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Nov-27-2008 11:25TweetFollow @OregonNews
View from 'The Group W Bench'Erin Hildebrandt Salem-News.com
“Group W's where they put you if you may not be moral enough to join the army after committing your special crime..." - Arlo Guthrie
(SALEM, Ore.) - Several years ago, my husband, Bill, and I were listening to Arlo Guthrie’s Thanksgiving classic, “Alice’s Restaurant.” This song tells the story of a Thanksgiving celebration with hilarious and unforeseen consequences, including an arrest for littering and an impact on Mr. Guthrie’s experience with the Vietnam War draft.
Bill and I have been listening to the song every year since we met nearly twenty years ago, but on Thanksgiving Day, 2004, I felt as though I was hearing part of it for the first time.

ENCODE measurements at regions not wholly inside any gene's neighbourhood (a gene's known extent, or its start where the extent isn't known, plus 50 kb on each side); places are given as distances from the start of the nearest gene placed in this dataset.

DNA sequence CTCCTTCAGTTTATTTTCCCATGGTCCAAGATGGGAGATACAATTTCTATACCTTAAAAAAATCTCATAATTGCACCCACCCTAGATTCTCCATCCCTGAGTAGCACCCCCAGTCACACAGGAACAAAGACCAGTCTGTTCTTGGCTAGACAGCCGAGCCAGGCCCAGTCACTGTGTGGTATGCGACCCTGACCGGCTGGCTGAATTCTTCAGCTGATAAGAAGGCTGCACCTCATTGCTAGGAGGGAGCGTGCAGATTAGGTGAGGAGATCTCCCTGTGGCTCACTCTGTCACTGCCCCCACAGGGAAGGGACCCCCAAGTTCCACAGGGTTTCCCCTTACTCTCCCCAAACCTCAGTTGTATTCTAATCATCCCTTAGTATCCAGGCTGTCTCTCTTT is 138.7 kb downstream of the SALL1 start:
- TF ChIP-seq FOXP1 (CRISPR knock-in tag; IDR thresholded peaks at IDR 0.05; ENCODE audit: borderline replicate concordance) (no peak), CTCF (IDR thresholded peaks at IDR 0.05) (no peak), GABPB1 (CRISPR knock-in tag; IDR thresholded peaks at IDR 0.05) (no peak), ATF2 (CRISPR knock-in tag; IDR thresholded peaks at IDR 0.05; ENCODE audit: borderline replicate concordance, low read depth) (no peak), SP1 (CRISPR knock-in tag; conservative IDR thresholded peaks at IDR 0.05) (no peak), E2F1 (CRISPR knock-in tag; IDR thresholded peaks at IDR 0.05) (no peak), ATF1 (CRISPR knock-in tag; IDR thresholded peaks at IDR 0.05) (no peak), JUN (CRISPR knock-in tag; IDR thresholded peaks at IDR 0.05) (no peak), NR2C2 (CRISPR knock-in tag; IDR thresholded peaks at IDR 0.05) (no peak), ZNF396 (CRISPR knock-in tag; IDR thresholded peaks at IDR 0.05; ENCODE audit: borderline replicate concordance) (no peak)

Earlier in the spring of that year, after dipping my toes into the waters of politics in Maryland, Bill and I decided to pack up and move our family to Oregon. Our primary reason for moving was so that I could take the medicine I need, cannabis, without breaking the law.
In Maryland, although I helped to pass a law that allowed an affirmative defense for the “crime” of taking a dose of marijuana, it was still a crime, and I still had to live with the threat of someone breaking down my door, pointing guns at my children, and hauling me off to jail, before I could have benefited from an affirmative defense.
Sometimes, when I was preparing sweet rolls before the sun came up, I wondered what I should do, were someone to break down our door just then. Should I grab the knife tighter and move to defend myself and my family from a burglar? Or should I drop the knife and raise my hands over my head, in case it was the police or the DEA conducting a raid?